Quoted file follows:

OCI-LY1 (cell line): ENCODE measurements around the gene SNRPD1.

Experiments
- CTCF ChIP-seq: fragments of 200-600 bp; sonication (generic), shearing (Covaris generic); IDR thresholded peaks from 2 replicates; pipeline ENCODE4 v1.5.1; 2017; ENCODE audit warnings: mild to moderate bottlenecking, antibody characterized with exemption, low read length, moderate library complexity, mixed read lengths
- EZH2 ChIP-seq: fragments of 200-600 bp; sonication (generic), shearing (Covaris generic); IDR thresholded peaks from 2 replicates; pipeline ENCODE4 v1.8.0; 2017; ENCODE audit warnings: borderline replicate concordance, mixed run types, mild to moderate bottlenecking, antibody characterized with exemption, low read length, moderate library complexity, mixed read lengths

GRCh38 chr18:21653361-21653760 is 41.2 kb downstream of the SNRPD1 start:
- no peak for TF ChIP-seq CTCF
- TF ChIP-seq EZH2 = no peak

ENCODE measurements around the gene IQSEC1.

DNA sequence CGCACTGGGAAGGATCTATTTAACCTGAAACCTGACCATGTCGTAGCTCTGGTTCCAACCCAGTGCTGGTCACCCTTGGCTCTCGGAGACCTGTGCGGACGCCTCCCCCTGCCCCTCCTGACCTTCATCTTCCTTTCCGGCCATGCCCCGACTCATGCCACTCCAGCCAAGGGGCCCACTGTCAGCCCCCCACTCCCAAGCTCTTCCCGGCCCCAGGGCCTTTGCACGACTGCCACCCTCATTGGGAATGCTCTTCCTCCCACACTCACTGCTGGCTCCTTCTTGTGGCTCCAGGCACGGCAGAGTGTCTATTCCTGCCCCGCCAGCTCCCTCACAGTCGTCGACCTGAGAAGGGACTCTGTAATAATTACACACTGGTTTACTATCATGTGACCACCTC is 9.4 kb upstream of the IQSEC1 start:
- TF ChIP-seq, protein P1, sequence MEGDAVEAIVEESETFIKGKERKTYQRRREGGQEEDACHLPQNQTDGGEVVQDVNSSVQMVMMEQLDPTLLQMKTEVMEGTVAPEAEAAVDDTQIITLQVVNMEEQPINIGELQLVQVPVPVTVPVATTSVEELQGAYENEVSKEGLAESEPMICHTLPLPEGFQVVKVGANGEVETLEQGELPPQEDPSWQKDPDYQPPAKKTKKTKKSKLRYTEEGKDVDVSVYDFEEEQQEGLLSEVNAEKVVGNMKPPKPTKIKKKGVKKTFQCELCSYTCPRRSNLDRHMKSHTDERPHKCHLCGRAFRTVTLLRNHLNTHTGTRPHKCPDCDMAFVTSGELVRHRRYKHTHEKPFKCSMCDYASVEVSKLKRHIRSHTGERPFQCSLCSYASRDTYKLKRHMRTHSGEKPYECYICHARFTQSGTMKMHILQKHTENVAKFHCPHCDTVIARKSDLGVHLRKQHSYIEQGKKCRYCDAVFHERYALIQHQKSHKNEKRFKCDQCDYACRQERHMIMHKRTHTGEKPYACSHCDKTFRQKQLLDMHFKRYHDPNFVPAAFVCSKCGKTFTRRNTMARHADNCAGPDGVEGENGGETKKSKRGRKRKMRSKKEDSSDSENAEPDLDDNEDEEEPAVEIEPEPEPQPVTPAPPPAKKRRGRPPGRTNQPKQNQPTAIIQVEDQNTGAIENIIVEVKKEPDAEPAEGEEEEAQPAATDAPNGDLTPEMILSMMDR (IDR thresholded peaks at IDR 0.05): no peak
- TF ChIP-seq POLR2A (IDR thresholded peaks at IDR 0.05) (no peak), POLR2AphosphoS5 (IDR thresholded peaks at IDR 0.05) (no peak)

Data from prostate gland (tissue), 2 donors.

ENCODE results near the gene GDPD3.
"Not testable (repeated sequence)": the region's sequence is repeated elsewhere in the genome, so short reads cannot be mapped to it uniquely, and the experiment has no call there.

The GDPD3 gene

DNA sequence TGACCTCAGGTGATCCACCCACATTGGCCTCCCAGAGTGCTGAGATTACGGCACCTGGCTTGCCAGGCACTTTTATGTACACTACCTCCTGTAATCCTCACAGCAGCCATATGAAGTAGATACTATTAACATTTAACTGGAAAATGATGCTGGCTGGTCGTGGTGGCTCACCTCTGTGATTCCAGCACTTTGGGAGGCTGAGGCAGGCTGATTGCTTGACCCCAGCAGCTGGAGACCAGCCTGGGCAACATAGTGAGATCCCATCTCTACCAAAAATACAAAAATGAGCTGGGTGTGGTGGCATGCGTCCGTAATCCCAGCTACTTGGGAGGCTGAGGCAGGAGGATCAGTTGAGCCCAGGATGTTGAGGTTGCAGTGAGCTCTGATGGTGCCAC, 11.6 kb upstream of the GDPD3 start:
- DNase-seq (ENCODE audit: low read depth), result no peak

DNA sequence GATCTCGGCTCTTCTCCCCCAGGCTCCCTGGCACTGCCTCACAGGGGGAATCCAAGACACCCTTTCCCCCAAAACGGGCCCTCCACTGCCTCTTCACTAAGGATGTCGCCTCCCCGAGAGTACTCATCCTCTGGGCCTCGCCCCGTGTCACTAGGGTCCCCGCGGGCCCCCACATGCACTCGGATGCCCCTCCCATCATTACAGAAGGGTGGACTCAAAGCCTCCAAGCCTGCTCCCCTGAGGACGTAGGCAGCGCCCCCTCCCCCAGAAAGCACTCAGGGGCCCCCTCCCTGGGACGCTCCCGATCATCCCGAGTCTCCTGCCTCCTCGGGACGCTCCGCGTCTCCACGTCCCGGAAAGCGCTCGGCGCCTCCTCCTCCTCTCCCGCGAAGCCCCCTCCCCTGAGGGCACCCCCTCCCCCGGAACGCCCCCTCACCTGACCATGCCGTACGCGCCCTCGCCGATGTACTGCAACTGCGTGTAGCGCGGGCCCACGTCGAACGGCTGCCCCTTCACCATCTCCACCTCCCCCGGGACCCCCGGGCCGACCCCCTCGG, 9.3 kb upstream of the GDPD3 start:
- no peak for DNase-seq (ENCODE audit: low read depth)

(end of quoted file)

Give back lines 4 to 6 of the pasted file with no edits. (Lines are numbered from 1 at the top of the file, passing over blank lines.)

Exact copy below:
- EZH2 ChIP-seq: fragments of 200-600 bp; sonication (generic), shearing (Covaris generic); IDR thresholded peaks from 2 replicates; pipeline ENCODE4 v1.8.0; 2017; ENCODE audit warnings: borderline replicate concordance, mixed run types, mild to moderate bottlenecking, antibody characterized with exemption, low read length, moderate library complexity, mixed read lengths

GRCh38 chr18:21653361-21653760 is 41.2 kb downstream of the SNRPD1 start:
- no peak for TF ChIP-seq CTCF